interview BLACK TY (AKA TYRESE) - Alter Ego | Review By: Eddie Gurolla

Release Date : December 12 2006
Label : J-Records
Rating: 3.5/5


Dub Quotable: With a solid but sometimes lagging R&B disc, and a promising first attempt from Black Ty, “Alter Ego” delivers if you’re an open-minded fan of R&B and hip-hop.
Tyrese Gibson has many talents. He’s an R&B singer, actor, model, television host, and rapper. ‘Wait - a rapper?’ That’s what plenty of fans exclaimed when Tyrese announced his plans for a new double album after leaving the music scene for 4 years.

The idea was novel - Tyrese would remain R&B rooted on one disc, while on the other he would embody his latest persona, rapper Black Ty. Now that the aptly titled “Alter Ego” is in stores, listeners get a chance to hear what the menacing Black Ty has to say, while being treated to some new material from the familiar R&B nice guy Tyrese.

For fans concerned about the shift from R&B to hardcore rap, Tyrese starts the album in safer territory; with the slow jam “One.” On the pleasant ballad, Mr. Gibson makes a pledge to “be good with just one girl.” This coo is sure to please the ladies. However, if one is expecting the album’s pace to heighten from there, they will be disappointed. The R&B element of “Alter Ego” is slow and bedroom-oriented. Curiously absent are the up-tempo party jams that made Tyrese’s other albums so enjoyable, such as “Nobody Else,” and “Just A Baby Boy.” Nonetheless there is plenty of quality music offered here. Lil Jon’s “Turn Ya Out” delivers a delicate instrumental concealing a hefty baseline and funky guitar licks. The result is a soft R&B track worthy of car rotation. Later, the emotional piano chords of super producer Bryan-Michael Cox compliment Tyrese’s smoky vocals on “Gotta Get You.” While this disc suffers from repetitiveness on filler like “Better Than Sex,” rhythm and blues fans will be satisfied.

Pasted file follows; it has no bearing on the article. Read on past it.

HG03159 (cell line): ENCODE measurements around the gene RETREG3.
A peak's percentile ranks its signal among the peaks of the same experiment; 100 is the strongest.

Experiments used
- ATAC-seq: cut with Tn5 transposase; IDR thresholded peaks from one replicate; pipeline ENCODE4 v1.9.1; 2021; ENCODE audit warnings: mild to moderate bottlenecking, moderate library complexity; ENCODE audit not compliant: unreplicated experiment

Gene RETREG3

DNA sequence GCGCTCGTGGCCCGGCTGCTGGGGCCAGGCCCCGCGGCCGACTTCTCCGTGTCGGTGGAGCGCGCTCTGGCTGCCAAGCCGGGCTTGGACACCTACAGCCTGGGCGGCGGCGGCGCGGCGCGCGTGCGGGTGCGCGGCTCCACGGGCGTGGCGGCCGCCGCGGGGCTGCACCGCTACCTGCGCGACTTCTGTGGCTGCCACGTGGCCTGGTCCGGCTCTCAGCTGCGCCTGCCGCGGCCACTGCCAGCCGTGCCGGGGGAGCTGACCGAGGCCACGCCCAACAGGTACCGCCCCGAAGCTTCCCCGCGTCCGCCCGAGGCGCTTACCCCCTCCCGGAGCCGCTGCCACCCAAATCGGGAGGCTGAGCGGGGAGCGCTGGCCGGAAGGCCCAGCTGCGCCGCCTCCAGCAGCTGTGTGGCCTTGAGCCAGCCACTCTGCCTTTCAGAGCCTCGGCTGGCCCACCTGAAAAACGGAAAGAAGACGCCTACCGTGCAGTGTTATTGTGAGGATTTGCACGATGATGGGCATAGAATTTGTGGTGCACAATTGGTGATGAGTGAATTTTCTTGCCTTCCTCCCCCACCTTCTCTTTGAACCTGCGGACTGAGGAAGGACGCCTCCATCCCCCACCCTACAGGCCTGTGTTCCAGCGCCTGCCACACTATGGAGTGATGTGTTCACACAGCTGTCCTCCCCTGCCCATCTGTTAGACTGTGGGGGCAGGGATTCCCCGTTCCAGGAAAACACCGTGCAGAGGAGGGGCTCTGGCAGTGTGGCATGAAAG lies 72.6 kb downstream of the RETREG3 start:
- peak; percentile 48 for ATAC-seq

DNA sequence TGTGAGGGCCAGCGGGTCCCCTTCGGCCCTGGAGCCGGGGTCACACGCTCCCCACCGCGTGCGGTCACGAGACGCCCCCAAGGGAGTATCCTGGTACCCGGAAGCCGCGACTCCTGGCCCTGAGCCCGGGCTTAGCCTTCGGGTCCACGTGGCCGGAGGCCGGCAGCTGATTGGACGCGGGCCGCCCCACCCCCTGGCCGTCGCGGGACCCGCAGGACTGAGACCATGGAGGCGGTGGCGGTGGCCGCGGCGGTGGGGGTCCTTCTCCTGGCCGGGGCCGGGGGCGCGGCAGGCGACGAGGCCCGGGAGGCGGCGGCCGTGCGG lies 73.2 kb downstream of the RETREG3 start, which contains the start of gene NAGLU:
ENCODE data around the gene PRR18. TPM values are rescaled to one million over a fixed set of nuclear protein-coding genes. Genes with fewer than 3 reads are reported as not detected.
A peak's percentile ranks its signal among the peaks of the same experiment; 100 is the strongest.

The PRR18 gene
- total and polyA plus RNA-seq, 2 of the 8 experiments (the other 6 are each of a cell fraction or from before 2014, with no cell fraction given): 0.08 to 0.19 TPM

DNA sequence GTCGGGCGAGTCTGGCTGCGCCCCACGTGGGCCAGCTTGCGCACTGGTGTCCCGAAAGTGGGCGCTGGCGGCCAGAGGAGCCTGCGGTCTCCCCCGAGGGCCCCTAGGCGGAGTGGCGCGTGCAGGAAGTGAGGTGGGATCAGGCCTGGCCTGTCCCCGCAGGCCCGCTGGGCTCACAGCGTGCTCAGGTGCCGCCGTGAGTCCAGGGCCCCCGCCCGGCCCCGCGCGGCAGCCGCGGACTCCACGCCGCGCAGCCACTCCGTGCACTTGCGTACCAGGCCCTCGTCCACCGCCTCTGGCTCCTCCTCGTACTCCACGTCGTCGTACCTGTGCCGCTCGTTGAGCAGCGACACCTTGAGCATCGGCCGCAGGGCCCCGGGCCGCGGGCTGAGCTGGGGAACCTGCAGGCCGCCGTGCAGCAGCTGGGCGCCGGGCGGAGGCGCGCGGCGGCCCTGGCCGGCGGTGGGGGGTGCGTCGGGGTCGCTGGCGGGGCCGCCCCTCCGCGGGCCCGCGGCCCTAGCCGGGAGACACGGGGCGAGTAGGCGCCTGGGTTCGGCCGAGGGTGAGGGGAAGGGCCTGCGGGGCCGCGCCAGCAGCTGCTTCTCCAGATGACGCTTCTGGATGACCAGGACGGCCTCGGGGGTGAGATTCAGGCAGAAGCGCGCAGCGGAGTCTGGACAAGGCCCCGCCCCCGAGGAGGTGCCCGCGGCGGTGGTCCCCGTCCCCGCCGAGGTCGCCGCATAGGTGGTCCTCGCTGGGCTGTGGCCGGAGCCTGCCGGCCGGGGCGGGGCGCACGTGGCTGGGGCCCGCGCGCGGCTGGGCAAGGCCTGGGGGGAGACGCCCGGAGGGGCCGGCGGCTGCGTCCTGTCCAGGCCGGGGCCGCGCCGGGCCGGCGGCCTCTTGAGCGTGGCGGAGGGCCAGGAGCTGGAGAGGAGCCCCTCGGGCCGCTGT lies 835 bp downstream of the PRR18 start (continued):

Switching over to Black Ty’s rap disc will shock some. Gone are the sensitive lyrics and melodic tones, replaced by rambunctious party anthems. The disc kicks off with the war-cry of “I Salute.” This is the first time we hear Black Ty rap, and the song is a worthy display of his talent. The artist dominates with his aggressive, nonchalant flow, spouting off witty lines such as “rap niggas was singing, I figured I’d give it a try.” Simply put, Black Ty is all about brags like these – a perfect foil for the clean cut R&B icon we have known for so long. This flamboyant persona shines on tracks like “Get It In,” a club-destined jam starring production by Scott Storch and a great verse from Method Man. On the track, Ty drops the female baiting line “If you ugly, I ain’t fuckin’ with you.” Pimpin’ prevails on “Get Low,” featuring the daunting line up of Too $hort, Snoop Dogg, and Kurupt. Ty manages to hold his own against these veterans, and everyone delivers sharp verses. On the relatively mellow “Ghetto Dayz,” Black Ty and ‘Young Gotti’ trade recollections about their childhoods over a typical West Coast instrumental. With The Game jumping in for an appearance and Jelly Roll on the boards, this track will surely please West Coast heads.

However, Ty doesn’t stick to the West blueprint throughout the album. When he does tamper the results sound somewhat uninspired. “U Scared,” featuring David Banner and Lil Scrappy, exemplifies this. The song is enjoyable, but it sounds like every other crunk single from the last 3 to 4 years. The same could be said of the redundant Mannie Fresh collaboration, “What It Is.”

With a solid but sometimes lagging R&B disc, and a promising first attempt from Black Ty, “Alter Ego” delivers if you’re an open-minded fan of R&B and hip-hop. If you’re not a fan of both genres, you’re definitely going to be missing out on the full experience of this unique double album. The project is ultimately good enough to warrant your purchase, even if the discs aren’t sold separately.


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